Text by Brian Barth for the May/June 2016 issue of Horticulture.
It could be argued that the allée is the most basic of all landscape features, but it is certainly one of the most visually powerful. Flank a straight path with rows of one type of plant and there you are—a design on par with the greatest gardens of the world. Allée (rhymes with ballet) comes from the French word for path, which can be used to describe anything from a grand boulevard to a suburban driveway to an aisle at the grocery store. It is also a form of the verb aller, to go, thus implying a style of garden path and the sense of movement it creates, too. Indeed, allées glean their power from their command of our sight, how they move it briskly through the landscape and to a vanishing point somewhere on the horizon.
Allées for Today’s Gardens
The allée concept is simple, and although it is most commonly associated with large, expansive landscapes, it can be executed in a garden of any size. The first step is to play with possible configurations for the two parallel lines that form an allée. Most importantly, they need to lead from a logical entry point to a logical destination. The entry might be the opening of your driveway or an arbor or a set of steps. A focal point for the destination might be a colorful bed of annuals, a glade of perennial forest species, a small lawn, a seating area, statuary, a water feature or the front door of your home. Allées almost always stand on flat ground.
Drive stakes in the ground at either end of the area where you envision an allée and run a string between them to get a sense of the composition. Play with different configurations and different widths until you have something that feels pleasing. The trees can be planted close to the path and trained to grow up and over it, or planted farther apart to allow them to bush out at ground level. Naturally, the width of the allée should be proportional to the surroundings and to the size of the plants used. To create the proper effect, a minimum of three specimens are needed on each side of an allée. If you have only 30 feet to work with, for example, choose plants that can be spaced as little as 10 feet apart.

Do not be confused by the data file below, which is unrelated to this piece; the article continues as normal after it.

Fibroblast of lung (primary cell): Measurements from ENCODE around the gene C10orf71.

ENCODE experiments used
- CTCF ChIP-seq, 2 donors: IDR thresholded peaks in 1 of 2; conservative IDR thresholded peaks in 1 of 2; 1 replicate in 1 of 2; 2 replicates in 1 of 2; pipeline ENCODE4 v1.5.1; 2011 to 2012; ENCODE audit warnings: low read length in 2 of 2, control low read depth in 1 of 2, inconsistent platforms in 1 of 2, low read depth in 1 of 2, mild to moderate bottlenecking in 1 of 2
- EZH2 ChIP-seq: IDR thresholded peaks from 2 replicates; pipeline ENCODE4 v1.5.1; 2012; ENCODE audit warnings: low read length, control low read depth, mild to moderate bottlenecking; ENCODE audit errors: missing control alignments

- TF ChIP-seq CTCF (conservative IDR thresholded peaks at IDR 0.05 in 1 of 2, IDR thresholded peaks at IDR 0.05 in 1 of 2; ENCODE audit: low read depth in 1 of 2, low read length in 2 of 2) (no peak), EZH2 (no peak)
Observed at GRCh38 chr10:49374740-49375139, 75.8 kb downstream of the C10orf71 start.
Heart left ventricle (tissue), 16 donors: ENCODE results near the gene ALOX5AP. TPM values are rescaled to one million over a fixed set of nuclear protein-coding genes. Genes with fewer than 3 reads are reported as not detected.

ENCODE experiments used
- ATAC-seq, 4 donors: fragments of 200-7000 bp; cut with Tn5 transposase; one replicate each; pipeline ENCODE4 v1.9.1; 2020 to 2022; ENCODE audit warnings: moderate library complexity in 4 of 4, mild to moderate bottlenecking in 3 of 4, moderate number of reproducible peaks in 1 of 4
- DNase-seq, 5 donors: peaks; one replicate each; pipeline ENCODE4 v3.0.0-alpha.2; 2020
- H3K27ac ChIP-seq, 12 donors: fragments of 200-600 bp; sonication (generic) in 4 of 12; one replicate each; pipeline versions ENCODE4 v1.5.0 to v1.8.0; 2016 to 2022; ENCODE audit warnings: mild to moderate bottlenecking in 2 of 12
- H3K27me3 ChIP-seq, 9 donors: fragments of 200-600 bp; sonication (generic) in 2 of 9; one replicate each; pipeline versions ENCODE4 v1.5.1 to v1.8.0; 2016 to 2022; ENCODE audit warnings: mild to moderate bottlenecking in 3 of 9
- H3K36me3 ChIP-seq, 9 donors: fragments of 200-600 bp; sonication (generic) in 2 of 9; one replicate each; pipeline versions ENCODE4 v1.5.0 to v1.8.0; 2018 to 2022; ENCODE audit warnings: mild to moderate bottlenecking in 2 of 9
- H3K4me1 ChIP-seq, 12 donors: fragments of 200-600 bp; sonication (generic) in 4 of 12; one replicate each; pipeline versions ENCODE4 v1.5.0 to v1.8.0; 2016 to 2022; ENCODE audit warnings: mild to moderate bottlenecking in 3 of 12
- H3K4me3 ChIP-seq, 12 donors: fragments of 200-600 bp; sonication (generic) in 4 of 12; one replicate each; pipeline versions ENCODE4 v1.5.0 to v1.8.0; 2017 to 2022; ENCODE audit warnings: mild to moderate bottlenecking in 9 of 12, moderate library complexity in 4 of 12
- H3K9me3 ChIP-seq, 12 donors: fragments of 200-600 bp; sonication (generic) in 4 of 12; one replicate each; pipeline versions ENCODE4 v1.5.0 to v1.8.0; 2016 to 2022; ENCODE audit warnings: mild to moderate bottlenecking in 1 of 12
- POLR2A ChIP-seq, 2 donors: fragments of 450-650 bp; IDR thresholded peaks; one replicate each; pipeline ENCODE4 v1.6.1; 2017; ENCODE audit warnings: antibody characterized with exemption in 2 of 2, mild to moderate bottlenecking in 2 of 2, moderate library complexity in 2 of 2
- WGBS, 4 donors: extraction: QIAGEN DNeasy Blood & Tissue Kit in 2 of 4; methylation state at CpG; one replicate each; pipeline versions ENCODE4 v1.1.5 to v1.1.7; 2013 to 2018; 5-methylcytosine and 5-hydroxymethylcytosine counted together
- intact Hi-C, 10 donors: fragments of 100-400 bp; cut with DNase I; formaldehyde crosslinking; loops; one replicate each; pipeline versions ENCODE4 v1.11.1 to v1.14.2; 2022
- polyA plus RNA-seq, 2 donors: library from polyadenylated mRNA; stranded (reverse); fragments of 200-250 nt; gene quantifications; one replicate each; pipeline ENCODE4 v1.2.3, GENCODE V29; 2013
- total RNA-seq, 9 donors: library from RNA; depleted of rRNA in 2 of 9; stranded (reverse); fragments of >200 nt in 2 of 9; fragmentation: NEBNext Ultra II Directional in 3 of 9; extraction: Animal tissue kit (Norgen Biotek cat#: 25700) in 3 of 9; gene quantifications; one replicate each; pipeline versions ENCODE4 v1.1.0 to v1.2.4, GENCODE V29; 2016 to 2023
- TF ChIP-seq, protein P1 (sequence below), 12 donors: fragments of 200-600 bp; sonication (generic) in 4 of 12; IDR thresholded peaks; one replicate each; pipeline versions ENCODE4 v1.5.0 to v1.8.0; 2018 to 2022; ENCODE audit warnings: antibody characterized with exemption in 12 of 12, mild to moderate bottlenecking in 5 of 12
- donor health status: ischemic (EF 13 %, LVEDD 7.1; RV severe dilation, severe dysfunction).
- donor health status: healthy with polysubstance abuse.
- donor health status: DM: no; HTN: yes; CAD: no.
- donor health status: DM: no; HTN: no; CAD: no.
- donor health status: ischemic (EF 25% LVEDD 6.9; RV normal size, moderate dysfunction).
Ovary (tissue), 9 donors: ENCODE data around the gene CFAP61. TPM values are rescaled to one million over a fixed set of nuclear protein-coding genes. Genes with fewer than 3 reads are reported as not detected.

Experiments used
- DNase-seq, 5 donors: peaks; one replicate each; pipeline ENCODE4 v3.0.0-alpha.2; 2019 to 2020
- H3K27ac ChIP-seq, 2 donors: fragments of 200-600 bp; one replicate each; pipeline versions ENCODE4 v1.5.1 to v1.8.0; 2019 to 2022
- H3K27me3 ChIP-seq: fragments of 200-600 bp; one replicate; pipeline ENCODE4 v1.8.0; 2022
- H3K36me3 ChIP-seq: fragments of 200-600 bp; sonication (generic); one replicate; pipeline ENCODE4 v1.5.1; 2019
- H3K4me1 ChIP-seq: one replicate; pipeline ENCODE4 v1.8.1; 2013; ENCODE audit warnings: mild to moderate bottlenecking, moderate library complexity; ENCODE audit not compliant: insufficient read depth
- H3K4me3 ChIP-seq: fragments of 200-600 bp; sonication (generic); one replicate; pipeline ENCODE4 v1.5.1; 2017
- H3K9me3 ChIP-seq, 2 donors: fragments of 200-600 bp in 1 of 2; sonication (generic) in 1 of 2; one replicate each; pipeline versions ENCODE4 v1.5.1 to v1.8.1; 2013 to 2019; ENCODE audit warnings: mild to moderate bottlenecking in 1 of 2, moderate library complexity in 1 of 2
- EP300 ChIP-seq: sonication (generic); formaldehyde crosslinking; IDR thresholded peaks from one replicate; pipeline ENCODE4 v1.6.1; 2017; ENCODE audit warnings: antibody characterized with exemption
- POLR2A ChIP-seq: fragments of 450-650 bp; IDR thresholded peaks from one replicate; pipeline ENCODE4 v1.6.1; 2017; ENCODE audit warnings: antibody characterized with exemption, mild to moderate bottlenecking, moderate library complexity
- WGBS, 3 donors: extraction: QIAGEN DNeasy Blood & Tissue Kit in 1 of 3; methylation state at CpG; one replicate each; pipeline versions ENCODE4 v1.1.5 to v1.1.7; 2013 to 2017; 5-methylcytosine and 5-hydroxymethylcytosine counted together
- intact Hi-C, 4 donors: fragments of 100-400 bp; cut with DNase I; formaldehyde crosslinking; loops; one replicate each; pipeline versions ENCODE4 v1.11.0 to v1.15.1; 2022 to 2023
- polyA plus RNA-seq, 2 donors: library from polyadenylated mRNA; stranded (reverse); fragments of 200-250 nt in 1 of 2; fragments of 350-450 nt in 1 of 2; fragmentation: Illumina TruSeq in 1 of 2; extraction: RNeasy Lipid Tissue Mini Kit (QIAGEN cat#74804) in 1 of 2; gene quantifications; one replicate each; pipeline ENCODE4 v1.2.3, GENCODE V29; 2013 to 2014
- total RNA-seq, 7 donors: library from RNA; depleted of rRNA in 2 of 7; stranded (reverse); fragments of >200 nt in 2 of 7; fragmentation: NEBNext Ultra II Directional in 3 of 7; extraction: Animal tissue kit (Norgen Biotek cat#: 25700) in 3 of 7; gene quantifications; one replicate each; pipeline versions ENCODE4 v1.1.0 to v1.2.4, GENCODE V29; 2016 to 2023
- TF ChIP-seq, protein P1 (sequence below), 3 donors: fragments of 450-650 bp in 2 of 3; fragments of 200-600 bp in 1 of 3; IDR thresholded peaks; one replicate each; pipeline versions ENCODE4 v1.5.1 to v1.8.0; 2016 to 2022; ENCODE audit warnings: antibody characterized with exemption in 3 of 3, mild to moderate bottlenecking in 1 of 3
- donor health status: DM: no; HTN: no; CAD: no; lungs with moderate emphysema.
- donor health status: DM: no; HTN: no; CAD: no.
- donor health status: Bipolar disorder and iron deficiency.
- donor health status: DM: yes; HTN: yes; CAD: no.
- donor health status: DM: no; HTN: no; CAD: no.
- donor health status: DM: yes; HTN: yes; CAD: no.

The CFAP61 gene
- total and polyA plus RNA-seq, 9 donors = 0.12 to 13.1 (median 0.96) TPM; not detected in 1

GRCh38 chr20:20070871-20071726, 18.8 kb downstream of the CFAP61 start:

The most formal allées are rows of “pleached” trees that have been trained to grow within a precise vertical plane, similar to a sheared hedge. Often, allée trees are pollarded (cut back to the same point every winter) to control their size and to enhance the sense of formality. Another approach uses species that naturally grow in a vase-like shape, such as crepe myrtle, which will arch toward each other, forming a rounded tunnel over the path. Flowering trees, like cherries or crabapples, will carpet the path in petals. There is nothing against using shrubs to form an allée, though most will not grow tall enough to form a full tunnel. Tunnel-shaped arbors planted with flowering vines, like wisteria or climbing roses, make an especially enchanting variation on the allée theme, and suit small spaces.
The ground plane beneath the trees is an important design consideration. For an austere modernist look, use a mulch of crushed rock or pebbles. In a cottage garden setting, a mix of flowering perennials would be more appropriate. In formal gardens, choose one low-growing species to plant along the path that complements the chosen tree species; for example, grow lavender beneath an allée of olive trees in a Mediterranean-themed garden.
Few design ideas have stood the test of time like the elegant, alluring allée. If you lack a royal estate for planting one, don’t fret—there are ways to make them work on an average-size lot. The key: Keep the planting small, so that it doesn’t overwhelm the landscape but fits in perfect proportion.
Plants for a Garden Allée
Large trees for pleaching in a formal allée: Linden (Tilia spp.), hornbeam (Carpinus spp.), beech (Fagus spp.), sycamore (Platanus spp.), horse chestnut (Aesculus spp.)
Small flowering vase-shaped trees for an arched allée: Crape myrtle (Lagerstroemia spp.), dogwood (Cornus spp.), fringe tree (Chionanthus spp.), hawthorn (Crataegus spp.)
Shrubs for a mini-allée: Italian cypress (Cupressus sempervirens), snowball bush (Viburnum spp.), butterfly bush (Buddleia spp.), lilac (Syringa spp.), California lilac (Ceanothus spp.)
Brian Barth is a landscape architect who specializes in urban farms and edible landscapes.
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